Old Westbury Gardens

clouds of rhododendron, close to our Earthly surface
distant enough to consume oneself in visionary pleasure
close enough to invite each visitor for a fleeting, delicate touch
we feel today colorful hope, these gardens
lined with planned pathways of artistic design
the moments a performance of colorful surprises
this visage an open door to hypnotic scents.

imagine these fields in their infancy, divided for an entitled few
the fruits of labor from numerous, unrecognized hands
oh lonely garden—now open to the eyes of the world
to those who continue to grant us these gifts of uncompromising beauty
you are the clearest mirror of majesty and bloom.

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The Horse Saint

This is an old Turkish folktale. It is the story of a pious and humble saint of his time. The thing this saint loved most in life was his beautiful, white horse. All knew him with this horse as he rode through the towns surrounding his home. One afternoon on his travels, he was riding with his horse through the desert. He came upon a man desperately calling out from the ground for water. The saint dismounted his horse to offer the man water. All of a sudden the man mounted the horse and started away. The saint fell to the ground crying. When the man turned and noticed, he yelled towards him, “What kind of pious man are you crying over a horse?” The saint replied, “I am not crying because you have taken my horse. I am crying because when others hear this story they will not get off their horses to give a thirsty man water.”

so much we want, so much we have
so much we play, so little we love
we yearn to possess false pleasures
we climax from transitory highs, struggle with pain
but don’t know how to ask why.
ask yourself what your place in the world is meant to be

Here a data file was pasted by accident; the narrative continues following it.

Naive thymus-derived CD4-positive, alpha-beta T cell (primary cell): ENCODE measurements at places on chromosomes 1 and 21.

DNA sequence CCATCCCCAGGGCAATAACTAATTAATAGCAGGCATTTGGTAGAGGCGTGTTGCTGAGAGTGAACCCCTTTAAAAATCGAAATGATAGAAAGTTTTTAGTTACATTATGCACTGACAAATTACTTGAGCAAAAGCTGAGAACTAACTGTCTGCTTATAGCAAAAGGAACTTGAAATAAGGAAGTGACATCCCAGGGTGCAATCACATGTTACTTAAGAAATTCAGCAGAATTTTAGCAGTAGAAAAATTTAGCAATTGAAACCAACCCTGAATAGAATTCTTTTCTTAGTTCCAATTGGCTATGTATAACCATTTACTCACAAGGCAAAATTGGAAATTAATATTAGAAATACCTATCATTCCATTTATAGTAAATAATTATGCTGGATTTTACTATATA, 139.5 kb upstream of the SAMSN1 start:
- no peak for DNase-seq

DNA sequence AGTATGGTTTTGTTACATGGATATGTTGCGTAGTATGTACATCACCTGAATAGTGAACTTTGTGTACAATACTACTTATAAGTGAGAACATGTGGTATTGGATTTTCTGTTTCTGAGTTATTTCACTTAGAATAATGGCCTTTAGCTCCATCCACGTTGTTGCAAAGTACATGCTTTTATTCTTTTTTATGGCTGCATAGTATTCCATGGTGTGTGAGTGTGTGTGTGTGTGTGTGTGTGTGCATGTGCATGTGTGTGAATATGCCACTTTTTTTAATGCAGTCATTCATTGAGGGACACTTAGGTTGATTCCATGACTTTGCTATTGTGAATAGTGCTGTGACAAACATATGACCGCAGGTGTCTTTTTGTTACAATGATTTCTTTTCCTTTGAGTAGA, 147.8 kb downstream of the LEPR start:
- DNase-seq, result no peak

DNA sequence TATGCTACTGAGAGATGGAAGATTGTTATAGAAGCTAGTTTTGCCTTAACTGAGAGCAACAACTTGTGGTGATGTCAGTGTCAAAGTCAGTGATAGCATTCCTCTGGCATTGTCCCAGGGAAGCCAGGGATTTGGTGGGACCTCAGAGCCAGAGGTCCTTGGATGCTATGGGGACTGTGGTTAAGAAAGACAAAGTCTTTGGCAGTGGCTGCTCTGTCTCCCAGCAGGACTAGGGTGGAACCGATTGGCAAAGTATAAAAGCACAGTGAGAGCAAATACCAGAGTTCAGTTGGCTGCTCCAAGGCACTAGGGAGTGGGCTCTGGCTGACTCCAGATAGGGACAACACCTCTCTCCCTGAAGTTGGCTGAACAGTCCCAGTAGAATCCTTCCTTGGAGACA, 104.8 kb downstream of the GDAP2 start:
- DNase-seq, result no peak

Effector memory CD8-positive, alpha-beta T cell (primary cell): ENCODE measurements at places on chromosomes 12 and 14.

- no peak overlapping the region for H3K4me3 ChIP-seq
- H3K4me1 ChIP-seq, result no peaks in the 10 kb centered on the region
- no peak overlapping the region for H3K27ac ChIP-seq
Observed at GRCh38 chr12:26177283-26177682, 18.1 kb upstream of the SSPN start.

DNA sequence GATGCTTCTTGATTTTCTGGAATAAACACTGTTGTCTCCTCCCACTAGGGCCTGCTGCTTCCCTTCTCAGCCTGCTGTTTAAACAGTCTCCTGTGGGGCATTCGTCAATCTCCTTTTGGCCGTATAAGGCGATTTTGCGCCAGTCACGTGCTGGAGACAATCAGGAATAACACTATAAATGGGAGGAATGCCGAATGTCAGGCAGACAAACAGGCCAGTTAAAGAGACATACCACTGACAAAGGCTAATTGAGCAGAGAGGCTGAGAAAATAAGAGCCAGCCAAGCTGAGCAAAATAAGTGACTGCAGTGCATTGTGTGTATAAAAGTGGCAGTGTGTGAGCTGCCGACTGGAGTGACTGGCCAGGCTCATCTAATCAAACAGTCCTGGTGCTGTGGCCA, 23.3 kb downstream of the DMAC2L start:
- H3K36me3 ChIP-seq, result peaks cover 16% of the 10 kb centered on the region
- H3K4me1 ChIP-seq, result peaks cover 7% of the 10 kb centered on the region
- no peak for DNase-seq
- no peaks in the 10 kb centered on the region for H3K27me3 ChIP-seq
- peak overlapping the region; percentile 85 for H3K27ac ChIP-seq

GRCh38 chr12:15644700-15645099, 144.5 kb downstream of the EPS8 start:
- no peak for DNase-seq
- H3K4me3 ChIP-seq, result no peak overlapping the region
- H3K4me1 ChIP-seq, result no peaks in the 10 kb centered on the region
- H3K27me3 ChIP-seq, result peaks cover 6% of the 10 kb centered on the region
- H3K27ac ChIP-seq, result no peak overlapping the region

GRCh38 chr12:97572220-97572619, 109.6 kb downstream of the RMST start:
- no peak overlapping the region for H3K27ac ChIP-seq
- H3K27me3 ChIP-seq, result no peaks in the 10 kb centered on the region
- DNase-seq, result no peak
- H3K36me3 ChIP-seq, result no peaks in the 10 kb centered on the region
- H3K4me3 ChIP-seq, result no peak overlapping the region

for the sake of thoughts consuming? for the sake of pleasing “me”?
one person born among millions can do so much to change the world
how hard it remains for our generation to realize the mission of their souls.

weighing importance

do not fall into nothingness when there is too much to consider
the eyes heavy, weighed upon by the pain of thought
who said that this life requires my presence or my promises,
I said in time
when energy and age become aligned
in our gaze, that life would be complete,
our purpose would be clear
because direction would call from its destination—this path is for you
walk away from the voices of an incessant mind.

The Preacher

You are a beautiful skeletal inspiration
projecting truth, provoking emotional congregation
humans can’t help but respond
eyes can’t help but correspond.

Isn’t that how it has always been with love?
The sound of the wind gives up telling.
The brightness of the sun gives up blinding—
all is matter not mind, ripe fruit
without an avenue to reincarnation.

Fallen, this body into the ground.
Achingly present in this Earth.
Forage me now so I can be found.

Remembering Possibility

Fresh opportunity,
you were like an infant
coming from comforted darkness
into an array of wailing fresh light.

Mama has always given herself up
to send you forth
into the harshness of thought,
grow your legs
from the moist clay of the Earth,
open your mouth
to echo the sorrows of visible truth.

When you find this sweet country home,
you will find life, growing up and growing old
in the confines of honest exchange
in the textures of embrace
in the borders regardless of need.
Rests in you is barren forgiveness
in its most eloquent form.

Pity what we have lost to these huddled men
more than our country
progress in its infancy—
recognition of the dark, indignant past
we have ignored for too long.

There is no returning home, or so it seems
when the possibility of one another is lost
this is my nation at war, grappling with its own humanity
silent at a time when people will soon lose their ability to speak.

Confronting Evil

I talk to evil these days because
he feels like a bedfellow, a resident of my dreams
plunder in my eyes for the sunset, the heart
having no where to dig,
but beneath the ground for solace.

Before these days came, before,
when hope was allowed to leave our bodies—
I waited for you on the other side
with little in my hands, naïve I thought
that the hands could give little
and others would follow.

Now we stand irrespective of possessions
face to face with tyrants, all refugees looking for justice’s home.
Be it the howling residents of trees, the muezzins
of our towers calling people to prayer,
the humble congregations
voices of the heart ringing out and rising above the pain.
We now become each other, the shield, the weapon
that will defeat the evil determined to divide us.